It seems rather strange to me now that in going over the records that with the past discouraging results that they should add more land to their holdings, with the experience from '69-72 and from '72-76 to add an 80 acre in their return and another in '70, with interest on money as high as 15-18%. I might add that between the period from '72-76 Father had bought and sold a 40 acre of Mothers old home in LaSalle County and it was perhaps with this money that this reinvestment was made. I might also add that the land he had in Kansas had also been sold, but at an earlier period, in the fall of '69.

The year '75 was a banner year, but the year that they came back '76 was wet one, the year '77 they raised but little. '78 was some better and some grain was raised but prices were low, about 28 cents for corn. Odell was our nearest grain market so with far away markets farming was an expensive proposition. Father could not adapt himself to livestock, good profits were made along this line, here he had a large family on his hands and not much help to him, we can easily see that he had before him a discouraging situation, some of older ones remember those trying years and recall incidents that to these our children would seem impossible, but to them fell the hard lot and as I see it now they had to endure more than fell the average settler.

Father had made a serious mistake in putting up this $1000.00 home and paying an enormous price for labor hired but here as I have said before the neighbors had taken advantage of him. He had built and bought other things out of the ordinary, had the first buggy and when it was sold at the sale in '72 was quite a curiosity, all of these things brought about a jealousy that could not be over come, they did not realize the stress he was under and the burden he was carrying in those years from '76-86. Here he had land with interest and taxes due every year, realizing little on the sale of crops, none on livestock, for when he again established himself in '76 was glad to buy what ever there was offered to him by his neighbors and inexperienced bought what was not desirable and even then at too high a price.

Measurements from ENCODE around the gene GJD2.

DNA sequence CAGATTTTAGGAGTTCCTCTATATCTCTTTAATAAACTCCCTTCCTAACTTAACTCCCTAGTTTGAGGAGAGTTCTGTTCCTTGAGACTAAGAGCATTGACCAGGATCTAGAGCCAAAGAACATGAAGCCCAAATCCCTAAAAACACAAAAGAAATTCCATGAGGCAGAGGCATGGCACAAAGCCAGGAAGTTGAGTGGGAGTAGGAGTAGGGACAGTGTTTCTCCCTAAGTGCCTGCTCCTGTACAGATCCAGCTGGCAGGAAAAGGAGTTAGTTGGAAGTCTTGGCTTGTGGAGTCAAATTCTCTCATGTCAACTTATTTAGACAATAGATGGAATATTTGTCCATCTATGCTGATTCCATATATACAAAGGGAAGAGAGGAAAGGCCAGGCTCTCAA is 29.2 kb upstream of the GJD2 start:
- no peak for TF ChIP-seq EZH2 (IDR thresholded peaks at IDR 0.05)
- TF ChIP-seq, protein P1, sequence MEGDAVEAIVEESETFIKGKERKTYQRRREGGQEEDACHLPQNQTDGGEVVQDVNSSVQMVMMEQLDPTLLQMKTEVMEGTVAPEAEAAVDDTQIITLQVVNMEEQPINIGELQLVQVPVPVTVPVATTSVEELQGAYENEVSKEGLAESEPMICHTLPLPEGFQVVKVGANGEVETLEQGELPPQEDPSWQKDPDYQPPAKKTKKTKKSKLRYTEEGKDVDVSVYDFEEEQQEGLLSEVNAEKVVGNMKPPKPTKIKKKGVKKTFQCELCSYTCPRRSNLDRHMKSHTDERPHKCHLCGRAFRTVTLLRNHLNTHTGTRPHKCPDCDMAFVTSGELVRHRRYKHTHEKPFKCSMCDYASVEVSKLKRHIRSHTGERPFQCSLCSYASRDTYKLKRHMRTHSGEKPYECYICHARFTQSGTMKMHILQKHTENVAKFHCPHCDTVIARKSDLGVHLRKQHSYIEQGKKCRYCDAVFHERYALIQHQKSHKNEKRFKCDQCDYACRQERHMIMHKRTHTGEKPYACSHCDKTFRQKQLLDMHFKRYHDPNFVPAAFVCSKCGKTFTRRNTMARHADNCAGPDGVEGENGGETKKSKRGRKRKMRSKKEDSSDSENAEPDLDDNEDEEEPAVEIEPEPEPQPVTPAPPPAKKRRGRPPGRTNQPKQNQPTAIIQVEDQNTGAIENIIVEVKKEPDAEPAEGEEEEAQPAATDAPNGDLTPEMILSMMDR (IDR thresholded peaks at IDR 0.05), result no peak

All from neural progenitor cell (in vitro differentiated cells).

For a period of 10 years discouraging conditions prevailed, land would not sell, a real estate man did not exist they had gone to other fields, this was once an Eldorado in the 60's, the imaginary railroads and navigable streams still remained on their blue prints and to the early settlers remained an illusion, now wanting to sell and could not, discouraged at results, always wanting to go railroading, yet believing Mother was right that the farm was the best place to raise the family, one can see the trials of Mother, see those of Fathers who had other ability making this sacrifice making it hard for both and as I have said before no loyal friends and neighbors to help them, these were some or the trials and much more could be added.

The years of '80's were better and as I remember the corn crop of '84 was about 4000 bu, prices in the summer about 28-30 cents. He now had closer markets, two railroads were built through this section, yet land was still a drag on the market, he was offered $35.00 [per acre] but there was no cash on hand to make the deal.

It was in the 80's that tile draining was being done and wonderful results followed. He had done some in 84-85 and saw the possibilities, the boys were now of some help to him and fuller contentment followed, both were now becoming more mature in years and were beginning to realize that farming was to be their life's work. I might add that from now on to the close of 1900 brought to them the richest rewards, seeing the children reared and brought to maturity with out stain or blot, adding a chapter to human life that stands out almost unparalleled in our County. They had triumphed in the end, they perhaps built better than they knew, their labor will not go by unrewarded, their early experiences in subduing this virgin sod, their experience on the wind swept prairies, the extreme wet and dry years which no crops were raised all symbolizes to us that it took courage and patience.

The shadows and light that fell on their pathway through life's journey brings out that beautiful coloring that we see today as the curtains are drawn, lives rich with such experiences and to persevere to the end, seems to me to be more than chance, they must have been chosen and then favored under the guidance of divine law that shapes human destinies, for in the test they were not found wanting.


Thursday, January 24, 2002